I am naturally optimistic with a side of pessimism. I definitely always look at the bright side... even in the worst situations. My belief is that there is always something to be learned from every situation. But I don't know that optimistic is really the right word. Pragmatic? I also tend to believe that everything happens for a reason. Not that things are predetermined, but that things happen for a reason. The side of pessimism comes into play when I look at my own life.
And this might originate from my Catholic upbringing, but I never sit there and think, "I deserve a good life." Rather when something bad happens I tend to think that I obviously did something to deserve it and I have to pay penance. I'm working on that.
Various studies have shown that when people are having financial problems they often cut themselves off from other people. Did being as open as you were allow you to have more community support than you might otherwise have had?
Absolutely. I am still blown away by the support we received from our immediate community as well as the online community through the blog. Friends cooked for us when we literally had no money, they volunteered their time at our big sale, they helped us pack, gave us incredible moral support. Our families, though physically far away from us, gave us much needed emotional support. They believed in us and told us on a regular basis. We received wonderful advice and my mom - who was taking a course in short sales and foreclosures- coached us on a regular basis and shared information with our realtors. Being open was the best thing we could have done.
Before you were forced to sell your possessions what was your relationship to stuff? How has it changed?
I had my attachments because I spent a lot of time looking for the "perfect" stuff at the best prices at flea markets and thrift stores. When Bob first suggested selling all of our possessions, my first reaction was, "We're losing the house. I don't want to lose everything in it too." It was too much for me to consider. I wanted to hold on to these things that represented our life.
But I quickly came around. I saw the opportunity in letting go. In breaking that emotional attachment to material things. The idea of being free and unburdened became quite appealing. And I wanted to see what would come up for me in the space of letting go. What appeared was freedom. And I have an entirely new relationship to material things now. We moved into this house in Friday Harbor without any furniture and barely any money to spend. We shopped the dump on a neighboring island, thrift stores and the classifieds for free items. We took what we could get and have made it work. Our goal is to spend money only on what we absolutely need. The distinction between want and need is now crystal clear.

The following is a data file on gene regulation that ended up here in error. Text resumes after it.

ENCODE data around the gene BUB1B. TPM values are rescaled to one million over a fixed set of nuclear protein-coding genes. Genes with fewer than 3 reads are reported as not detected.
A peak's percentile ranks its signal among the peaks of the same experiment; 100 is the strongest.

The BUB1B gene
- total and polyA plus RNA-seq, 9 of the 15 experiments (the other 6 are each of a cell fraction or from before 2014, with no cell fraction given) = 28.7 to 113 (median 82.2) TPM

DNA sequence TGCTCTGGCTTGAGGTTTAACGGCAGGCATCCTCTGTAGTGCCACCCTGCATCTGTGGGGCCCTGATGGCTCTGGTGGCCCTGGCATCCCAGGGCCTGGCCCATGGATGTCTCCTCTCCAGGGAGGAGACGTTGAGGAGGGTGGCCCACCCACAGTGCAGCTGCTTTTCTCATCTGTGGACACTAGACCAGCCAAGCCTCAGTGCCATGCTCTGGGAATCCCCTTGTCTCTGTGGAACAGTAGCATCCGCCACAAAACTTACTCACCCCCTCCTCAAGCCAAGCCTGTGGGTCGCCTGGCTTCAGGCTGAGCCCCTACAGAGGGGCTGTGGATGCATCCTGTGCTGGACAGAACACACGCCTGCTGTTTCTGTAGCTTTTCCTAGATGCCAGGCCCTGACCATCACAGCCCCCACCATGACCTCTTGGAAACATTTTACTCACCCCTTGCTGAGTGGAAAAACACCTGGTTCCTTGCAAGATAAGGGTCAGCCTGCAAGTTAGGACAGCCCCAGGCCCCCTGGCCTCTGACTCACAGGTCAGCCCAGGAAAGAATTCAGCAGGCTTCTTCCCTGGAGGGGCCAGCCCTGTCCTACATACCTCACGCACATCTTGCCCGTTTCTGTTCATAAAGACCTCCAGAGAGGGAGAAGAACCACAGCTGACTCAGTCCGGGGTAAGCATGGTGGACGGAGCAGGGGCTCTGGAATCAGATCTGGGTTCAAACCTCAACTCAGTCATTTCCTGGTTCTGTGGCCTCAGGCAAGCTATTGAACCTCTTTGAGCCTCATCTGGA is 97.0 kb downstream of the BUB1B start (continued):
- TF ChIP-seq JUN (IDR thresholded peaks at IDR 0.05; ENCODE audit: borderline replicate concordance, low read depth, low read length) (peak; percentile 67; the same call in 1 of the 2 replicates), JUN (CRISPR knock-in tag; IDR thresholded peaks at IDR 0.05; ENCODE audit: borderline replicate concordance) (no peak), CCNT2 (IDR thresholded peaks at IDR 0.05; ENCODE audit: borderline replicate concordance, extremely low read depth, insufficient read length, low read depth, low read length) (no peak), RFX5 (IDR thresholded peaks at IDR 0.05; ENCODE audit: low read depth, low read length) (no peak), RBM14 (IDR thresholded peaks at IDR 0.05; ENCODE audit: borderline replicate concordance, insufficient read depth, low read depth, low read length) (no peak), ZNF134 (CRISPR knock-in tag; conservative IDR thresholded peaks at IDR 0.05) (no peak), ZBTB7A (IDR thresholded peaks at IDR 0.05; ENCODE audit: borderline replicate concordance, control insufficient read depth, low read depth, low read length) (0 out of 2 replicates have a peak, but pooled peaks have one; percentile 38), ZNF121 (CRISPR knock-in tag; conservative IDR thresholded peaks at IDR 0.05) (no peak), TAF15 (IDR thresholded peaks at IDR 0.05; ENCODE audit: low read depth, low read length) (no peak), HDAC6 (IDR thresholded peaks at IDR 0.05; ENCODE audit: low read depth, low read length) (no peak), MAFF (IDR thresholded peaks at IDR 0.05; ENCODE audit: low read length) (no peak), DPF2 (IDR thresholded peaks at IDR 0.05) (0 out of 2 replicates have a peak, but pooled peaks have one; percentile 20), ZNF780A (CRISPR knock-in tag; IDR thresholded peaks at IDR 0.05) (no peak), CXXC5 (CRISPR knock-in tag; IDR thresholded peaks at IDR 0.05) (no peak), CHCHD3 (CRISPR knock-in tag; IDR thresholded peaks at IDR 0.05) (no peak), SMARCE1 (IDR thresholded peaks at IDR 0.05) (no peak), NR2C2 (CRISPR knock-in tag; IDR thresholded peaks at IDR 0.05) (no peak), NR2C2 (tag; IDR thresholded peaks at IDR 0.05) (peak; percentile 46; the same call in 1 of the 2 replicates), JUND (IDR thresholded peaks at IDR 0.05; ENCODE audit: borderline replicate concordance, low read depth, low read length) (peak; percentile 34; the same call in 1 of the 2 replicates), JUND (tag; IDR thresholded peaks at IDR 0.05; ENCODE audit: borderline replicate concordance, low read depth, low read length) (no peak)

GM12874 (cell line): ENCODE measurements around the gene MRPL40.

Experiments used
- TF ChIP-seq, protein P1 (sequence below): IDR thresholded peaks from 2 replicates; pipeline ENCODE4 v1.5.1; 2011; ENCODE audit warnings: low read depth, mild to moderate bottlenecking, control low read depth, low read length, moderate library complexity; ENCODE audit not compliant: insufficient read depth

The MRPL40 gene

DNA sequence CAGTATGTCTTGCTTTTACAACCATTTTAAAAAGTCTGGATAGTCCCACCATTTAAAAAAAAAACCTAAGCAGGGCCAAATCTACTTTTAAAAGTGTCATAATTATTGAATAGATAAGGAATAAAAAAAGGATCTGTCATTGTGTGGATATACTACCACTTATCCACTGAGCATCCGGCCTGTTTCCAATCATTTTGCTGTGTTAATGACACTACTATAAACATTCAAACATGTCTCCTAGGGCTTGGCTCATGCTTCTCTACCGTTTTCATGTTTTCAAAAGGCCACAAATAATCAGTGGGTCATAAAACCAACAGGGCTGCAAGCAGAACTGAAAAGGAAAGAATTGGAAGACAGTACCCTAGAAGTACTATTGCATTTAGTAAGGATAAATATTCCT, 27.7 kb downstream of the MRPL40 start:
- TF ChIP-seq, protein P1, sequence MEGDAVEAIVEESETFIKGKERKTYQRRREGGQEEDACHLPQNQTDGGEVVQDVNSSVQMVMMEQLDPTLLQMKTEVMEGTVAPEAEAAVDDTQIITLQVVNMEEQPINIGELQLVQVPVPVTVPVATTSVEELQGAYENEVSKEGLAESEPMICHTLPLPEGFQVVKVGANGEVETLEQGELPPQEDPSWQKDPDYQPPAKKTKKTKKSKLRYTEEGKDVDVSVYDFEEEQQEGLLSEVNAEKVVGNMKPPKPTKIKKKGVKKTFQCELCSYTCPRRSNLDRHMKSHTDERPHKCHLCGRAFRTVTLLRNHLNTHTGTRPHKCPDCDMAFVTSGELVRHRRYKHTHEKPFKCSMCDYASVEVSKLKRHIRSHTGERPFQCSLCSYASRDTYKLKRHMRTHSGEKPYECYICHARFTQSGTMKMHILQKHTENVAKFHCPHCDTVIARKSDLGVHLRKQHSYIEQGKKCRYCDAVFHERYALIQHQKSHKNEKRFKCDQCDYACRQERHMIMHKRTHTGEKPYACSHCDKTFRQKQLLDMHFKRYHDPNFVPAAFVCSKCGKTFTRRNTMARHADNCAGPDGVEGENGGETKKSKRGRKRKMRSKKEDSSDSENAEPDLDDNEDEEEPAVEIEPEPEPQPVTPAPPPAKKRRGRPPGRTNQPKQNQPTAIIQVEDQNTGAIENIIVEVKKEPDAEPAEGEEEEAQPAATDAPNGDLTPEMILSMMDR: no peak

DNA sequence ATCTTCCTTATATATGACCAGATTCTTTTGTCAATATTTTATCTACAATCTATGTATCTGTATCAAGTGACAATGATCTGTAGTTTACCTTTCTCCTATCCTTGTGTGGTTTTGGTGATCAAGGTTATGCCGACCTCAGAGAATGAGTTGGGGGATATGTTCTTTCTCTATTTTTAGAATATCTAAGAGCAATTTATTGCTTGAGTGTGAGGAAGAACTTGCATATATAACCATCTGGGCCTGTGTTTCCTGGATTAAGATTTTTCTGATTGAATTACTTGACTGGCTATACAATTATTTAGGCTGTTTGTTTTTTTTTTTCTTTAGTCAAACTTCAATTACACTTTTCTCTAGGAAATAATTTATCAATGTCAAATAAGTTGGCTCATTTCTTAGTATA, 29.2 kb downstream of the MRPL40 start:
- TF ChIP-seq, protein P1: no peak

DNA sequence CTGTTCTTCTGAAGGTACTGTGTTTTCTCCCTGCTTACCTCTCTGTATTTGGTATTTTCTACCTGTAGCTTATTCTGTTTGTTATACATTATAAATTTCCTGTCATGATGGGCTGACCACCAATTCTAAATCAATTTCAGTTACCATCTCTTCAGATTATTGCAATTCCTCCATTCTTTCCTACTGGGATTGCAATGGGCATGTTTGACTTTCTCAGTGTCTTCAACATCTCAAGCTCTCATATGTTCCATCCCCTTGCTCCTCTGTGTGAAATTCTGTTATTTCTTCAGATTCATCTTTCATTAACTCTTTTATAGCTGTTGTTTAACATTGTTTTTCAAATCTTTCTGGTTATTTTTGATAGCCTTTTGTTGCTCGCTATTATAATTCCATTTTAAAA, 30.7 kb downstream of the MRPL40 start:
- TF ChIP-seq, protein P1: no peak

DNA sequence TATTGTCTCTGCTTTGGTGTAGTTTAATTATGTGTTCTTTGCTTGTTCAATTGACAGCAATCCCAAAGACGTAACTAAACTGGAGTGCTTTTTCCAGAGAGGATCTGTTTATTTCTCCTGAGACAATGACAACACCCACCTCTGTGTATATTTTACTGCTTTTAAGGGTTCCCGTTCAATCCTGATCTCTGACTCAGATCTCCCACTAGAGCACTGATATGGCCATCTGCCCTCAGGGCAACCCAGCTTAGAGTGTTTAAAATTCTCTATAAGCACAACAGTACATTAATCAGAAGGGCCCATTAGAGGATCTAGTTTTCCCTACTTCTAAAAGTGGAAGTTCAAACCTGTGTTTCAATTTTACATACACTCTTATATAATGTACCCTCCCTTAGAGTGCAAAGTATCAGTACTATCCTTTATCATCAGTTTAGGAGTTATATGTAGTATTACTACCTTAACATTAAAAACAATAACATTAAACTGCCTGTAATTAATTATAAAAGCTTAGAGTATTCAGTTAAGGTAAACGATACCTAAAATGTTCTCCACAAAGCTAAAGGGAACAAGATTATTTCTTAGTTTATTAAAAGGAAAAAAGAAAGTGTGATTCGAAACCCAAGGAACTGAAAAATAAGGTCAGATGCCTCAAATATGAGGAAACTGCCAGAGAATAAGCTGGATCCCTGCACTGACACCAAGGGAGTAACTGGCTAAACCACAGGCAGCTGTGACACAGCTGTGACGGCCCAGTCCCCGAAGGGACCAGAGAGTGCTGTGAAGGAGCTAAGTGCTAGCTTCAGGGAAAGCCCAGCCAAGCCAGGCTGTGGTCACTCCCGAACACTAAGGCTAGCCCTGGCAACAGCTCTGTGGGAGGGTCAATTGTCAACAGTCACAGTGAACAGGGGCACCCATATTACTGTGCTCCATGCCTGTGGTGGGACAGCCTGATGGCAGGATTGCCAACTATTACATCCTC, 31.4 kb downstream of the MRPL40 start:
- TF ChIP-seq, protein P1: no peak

Your blog is called Love in the Time of Foreclosure. Money problems can cause serious problems in relationships, but you seem to have avoided that. Did you begin with a similar view towards money and possessions? How did you manage to stick together through these hard times?
Gosh, well... no. Our views on money and possessions were not similar. And money issues definitely plagued our marriage prior to us having to confront everything head-on in the midst of our foreclosure story. We're now on the same page and it feels so good. In the past it seemed that every conversation about money turned into a fight. Now, we can actually talk about money. Everything we went through together had us individually reevaluate our own past and relationship to money.
Personally, I used to ignore money issues entirely. Now I get excited about paying bills and budgeting. When everything came to a head with our finances, we knew that things could either get very bad for us or we could use the disaster as an opportunity to grow closer together. I feel like a broken record, but that is ultimately what had us 'avoid' the typical marital issues caused by money problems.
The amazing part of your story is how losing your house and stuff led to a position as a caretaker and living rent-free in the San Juan Islands. It sounds as though the decision to get rid of everything allowed you the freedom to explore possibilities you would not have had with a van loaded with stuff.
Yes, true. Letting go of everything is what had us be open to explore all kinds of possibilities. There was a time in our lives that this is what we both craved- being untethered and completely in the unknown. I never could have predicted we'd end up in the San Juan Islands. It's exciting to think about what can arise in the space of nothing.
Prior to buying the house we had discussed taking a year to travel as backpackers around the world. We thought it would be the perfect time. But then I got scared and put more of my attention on owning a house than traveling the world. So I guess it was both a fantasy and challenged my comfort zone. I didn't know how much I would be challenged until we actually got here. The transition from city life to rural life has been much more challenging than I would have predicted. Though now I'm settling in.
What have you learned and what is next?
Goodness. Big question. I've learned so much. Several lifetimes of lessons. Where do I begin? I guess with love. Love is what rescued us. We nourished our love for each other above everything else and that was the right thing to do. We're happier now than we've ever been. What else? Well, sharing is better than not sharing. Sharing our humanity- the good and the bad. It creates community, produces fulfilling relationships, creates authentic connections, fosters humility and opens worlds of possibility.
What's next? Parenthood. Baby Walker is due on July 24th!